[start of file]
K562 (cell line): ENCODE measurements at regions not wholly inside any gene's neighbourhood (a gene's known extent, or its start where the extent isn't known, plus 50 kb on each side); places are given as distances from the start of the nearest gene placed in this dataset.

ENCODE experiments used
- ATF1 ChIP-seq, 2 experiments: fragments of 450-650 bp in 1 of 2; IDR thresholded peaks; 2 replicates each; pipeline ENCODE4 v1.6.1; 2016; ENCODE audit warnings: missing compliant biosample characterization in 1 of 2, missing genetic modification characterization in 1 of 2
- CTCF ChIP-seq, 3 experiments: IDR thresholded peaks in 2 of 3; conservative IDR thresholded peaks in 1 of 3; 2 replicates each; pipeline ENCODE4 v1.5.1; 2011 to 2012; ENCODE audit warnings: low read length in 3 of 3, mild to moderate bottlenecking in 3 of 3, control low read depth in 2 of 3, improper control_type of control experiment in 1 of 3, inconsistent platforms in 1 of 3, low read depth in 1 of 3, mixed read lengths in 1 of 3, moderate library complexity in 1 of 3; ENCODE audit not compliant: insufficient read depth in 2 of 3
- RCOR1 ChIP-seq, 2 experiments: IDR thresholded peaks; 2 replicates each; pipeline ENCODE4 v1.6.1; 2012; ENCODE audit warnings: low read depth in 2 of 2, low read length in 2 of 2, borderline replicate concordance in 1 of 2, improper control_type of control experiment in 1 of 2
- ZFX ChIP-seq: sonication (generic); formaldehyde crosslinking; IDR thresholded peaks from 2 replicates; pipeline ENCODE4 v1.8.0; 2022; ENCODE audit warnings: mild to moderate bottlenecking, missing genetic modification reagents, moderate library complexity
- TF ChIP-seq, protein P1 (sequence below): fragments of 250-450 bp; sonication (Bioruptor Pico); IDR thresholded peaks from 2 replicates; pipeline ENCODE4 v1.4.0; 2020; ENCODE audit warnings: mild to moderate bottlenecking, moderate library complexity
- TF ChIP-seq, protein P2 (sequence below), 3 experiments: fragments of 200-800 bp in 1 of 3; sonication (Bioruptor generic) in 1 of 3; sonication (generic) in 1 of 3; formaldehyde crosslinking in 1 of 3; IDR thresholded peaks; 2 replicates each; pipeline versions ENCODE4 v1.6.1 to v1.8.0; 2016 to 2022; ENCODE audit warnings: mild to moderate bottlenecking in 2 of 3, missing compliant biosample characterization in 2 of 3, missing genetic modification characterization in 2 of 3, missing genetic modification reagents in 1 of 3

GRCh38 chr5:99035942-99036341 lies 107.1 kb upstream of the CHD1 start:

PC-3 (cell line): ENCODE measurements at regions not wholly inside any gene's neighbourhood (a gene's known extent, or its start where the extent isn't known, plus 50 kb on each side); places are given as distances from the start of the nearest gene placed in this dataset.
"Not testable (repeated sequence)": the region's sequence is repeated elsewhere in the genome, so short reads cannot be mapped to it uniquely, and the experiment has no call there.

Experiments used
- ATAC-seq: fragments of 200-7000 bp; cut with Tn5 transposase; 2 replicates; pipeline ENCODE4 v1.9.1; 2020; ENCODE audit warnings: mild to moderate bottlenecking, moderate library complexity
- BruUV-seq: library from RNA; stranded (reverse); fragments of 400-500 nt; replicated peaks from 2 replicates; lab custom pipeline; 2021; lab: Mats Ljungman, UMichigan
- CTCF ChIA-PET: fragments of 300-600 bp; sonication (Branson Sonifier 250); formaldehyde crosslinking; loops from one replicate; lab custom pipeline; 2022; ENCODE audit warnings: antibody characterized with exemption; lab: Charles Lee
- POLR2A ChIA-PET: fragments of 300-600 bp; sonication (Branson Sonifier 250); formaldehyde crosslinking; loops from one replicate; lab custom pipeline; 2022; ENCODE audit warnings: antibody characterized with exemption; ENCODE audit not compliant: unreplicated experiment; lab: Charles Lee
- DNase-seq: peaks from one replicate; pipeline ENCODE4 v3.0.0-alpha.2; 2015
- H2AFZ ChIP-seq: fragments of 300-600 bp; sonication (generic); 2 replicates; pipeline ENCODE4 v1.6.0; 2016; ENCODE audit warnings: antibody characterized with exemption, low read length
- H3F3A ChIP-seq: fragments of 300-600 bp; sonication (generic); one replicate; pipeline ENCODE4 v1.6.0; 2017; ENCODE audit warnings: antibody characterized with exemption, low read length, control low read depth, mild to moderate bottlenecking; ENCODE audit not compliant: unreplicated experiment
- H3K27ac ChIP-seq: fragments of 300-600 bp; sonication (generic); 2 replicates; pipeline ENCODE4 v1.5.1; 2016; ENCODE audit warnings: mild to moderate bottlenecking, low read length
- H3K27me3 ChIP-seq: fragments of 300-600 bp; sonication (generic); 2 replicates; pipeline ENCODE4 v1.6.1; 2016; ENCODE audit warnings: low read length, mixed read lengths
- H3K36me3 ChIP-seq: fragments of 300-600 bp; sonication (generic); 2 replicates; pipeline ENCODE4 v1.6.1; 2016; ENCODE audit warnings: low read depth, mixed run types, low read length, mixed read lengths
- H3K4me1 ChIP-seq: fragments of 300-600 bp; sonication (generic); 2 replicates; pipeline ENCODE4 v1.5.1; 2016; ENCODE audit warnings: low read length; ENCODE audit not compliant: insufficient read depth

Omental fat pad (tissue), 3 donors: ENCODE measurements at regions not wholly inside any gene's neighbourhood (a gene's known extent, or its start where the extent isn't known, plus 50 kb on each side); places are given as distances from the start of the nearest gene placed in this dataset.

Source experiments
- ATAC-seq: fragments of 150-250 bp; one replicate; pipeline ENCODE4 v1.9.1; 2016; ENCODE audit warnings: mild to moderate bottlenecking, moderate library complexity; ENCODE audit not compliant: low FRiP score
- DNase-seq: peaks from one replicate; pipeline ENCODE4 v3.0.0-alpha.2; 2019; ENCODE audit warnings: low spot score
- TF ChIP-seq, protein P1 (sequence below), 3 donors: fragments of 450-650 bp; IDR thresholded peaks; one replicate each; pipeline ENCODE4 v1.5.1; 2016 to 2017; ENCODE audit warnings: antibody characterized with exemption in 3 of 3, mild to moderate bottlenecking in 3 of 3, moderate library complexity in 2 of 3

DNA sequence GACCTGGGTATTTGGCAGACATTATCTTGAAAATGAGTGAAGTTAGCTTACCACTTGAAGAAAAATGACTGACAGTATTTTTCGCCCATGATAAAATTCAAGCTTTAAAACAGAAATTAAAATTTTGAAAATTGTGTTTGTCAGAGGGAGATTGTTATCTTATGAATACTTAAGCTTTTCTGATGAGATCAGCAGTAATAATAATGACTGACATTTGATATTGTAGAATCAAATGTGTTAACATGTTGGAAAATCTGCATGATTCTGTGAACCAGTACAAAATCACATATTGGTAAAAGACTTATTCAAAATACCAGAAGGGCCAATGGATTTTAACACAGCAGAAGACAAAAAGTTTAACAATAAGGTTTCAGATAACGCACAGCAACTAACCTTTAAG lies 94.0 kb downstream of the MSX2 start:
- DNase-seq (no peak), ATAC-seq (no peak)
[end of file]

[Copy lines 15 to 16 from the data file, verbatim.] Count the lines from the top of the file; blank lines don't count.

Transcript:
- CTCF ChIA-PET: fragments of 300-600 bp; sonication (Branson Sonifier 250); formaldehyde crosslinking; loops from one replicate; lab custom pipeline; 2022; ENCODE audit warnings: antibody characterized with exemption; lab: Charles Lee
- POLR2A ChIA-PET: fragments of 300-600 bp; sonication (Branson Sonifier 250); formaldehyde crosslinking; loops from one replicate; lab custom pipeline; 2022; ENCODE audit warnings: antibody characterized with exemption; ENCODE audit not compliant: unreplicated experiment; lab: Charles Lee